The second dive was a marathon dive of over 50 minutes. That was really fun. On the way back, we paralleled the rocks lining the shore, and it was really great seeing the surface above and the bottom below. It felt like being in the GUE underwater training videos I'd been watching. The sun had sort of come out, so the sky was quite bright through the water. It looked like a distorted mirror effect. There were also a lot of dungeness crabs again in the shallow waters. I don't know why there have been so many, but there they were again. A lot of them were quite big too, but being a marine protected area meant no crabbing!

All in all, a successful day of diving.

Tuesday, January 5, 2010

Whytecliff Park 04/01/2010

Alan Johnson and I had talked about going back out to Lighthouse Park and exploring the drop off that we had found previously and had planned to do that this day. But, the tides were too big so we put that off for another time. Instead, we planned to do a skills dive at Whytecliff instead.

It was a pretty miserable rainy day, but at least it wasn't cold. I stopped off at Cafe Artigianos and got us both an Americano which helped. We geared up in the empty parking lot and went over the dive plan. Once in the water we got to work.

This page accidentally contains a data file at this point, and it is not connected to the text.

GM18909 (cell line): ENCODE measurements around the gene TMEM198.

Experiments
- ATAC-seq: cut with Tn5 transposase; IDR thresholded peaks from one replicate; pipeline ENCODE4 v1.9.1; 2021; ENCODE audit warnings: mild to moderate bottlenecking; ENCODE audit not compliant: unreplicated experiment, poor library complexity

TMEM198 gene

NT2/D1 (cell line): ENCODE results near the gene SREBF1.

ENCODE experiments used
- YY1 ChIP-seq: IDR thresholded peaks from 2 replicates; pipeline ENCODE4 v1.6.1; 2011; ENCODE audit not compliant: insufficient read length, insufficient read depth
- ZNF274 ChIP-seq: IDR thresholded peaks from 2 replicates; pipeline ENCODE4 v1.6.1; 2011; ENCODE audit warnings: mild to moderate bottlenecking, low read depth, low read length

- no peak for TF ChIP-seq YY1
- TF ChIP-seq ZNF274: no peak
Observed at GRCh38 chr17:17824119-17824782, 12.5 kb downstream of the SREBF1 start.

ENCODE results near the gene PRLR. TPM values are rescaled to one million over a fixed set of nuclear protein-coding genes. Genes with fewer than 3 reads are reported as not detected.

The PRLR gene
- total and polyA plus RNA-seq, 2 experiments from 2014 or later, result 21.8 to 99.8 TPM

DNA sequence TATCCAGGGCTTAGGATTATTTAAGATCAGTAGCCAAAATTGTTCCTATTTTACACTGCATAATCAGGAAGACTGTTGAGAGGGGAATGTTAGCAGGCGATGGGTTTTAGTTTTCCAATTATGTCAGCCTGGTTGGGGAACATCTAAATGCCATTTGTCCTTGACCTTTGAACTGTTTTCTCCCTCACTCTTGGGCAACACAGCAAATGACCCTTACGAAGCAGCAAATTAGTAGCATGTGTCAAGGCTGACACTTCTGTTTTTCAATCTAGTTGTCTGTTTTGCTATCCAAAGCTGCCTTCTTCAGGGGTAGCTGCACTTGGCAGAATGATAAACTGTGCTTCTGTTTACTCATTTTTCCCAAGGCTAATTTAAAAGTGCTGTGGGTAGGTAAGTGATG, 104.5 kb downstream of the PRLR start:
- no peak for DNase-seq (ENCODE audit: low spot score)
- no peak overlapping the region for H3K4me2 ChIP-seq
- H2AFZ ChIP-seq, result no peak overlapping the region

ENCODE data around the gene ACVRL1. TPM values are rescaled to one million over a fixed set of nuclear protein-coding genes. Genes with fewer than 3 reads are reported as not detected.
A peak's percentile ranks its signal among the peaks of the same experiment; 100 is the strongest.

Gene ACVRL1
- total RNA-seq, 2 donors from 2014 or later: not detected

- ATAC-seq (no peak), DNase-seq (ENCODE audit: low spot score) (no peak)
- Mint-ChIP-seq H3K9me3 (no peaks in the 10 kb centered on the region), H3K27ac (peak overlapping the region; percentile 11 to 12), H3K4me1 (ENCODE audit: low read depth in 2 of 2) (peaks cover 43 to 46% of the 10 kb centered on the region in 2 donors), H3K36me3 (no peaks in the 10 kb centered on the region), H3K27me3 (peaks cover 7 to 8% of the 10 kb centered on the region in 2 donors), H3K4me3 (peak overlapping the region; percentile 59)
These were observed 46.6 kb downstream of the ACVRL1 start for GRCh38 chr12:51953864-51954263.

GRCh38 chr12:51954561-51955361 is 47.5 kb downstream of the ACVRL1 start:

On the bottom, Alan used his surface marker buoy to mark a starting location. Then he ran a line along the bottom from there to a piece of rock and we used that for reference. The first thing I did was to show how my propulsion was coming along. So I did a frog kick, a modified frog kick, a flutter kick and a modified flutter kick up and down the line focusing on form and not speed. I really thought that my frog kick was great, but would soon find out otherwise! After that, I tried backfinning. It went terribly! I was hovering there psyching myself up, but when I went to try and actually do the motion I saw in my mind, my legs just wouldn't cooperate. I was actually expecting to do a lot better, but it was pretty much the first time I'd ever seriously attempted it. After that, we ran through deploying your backup light. That went ok, but I had problems stowing it again, as well as forgetting to signal the problem to my team. Then we went through the full S-drill a few times, which was basically just responding to an out of gas diver. Again, I had problems because I was trying to go too fast and wasn't thinking through the steps. I got it done, but not as efficiently as it could be. My light cord got tangled, for example. When we finished that up, we came up to the surface for a bit to talk. Alan said that it was good that I wasn't floating up during the drills as much as I used to, and that my flutter kicks were great. However, my frog kick wasn't that good and he'd go over what was going on later. Also, the S-drills went pretty poorly so he wanted to do them again. I also wanted to try backfinning again after a few pointers. So we went back down, recovered the line and I tried backfinning again this time extending my legs out farther and pointing my fins down. It worked a bit better. I didn't go backwards, but I didn't go forwards either. We went through the S-drill again and it went ok. Not as good as I wanted, but a bit better. I didn't go slow enough again. I also ended up floating up pretty far. Finally, I deployed my surface marker buoy and we ascended. A couple of problems arose when I did that. One I didn't open up the SMB enough, and two I inflated it very awkwardly. Alan gave some good tips on how to hold it in one hand so you could inflate it while holding your regulator.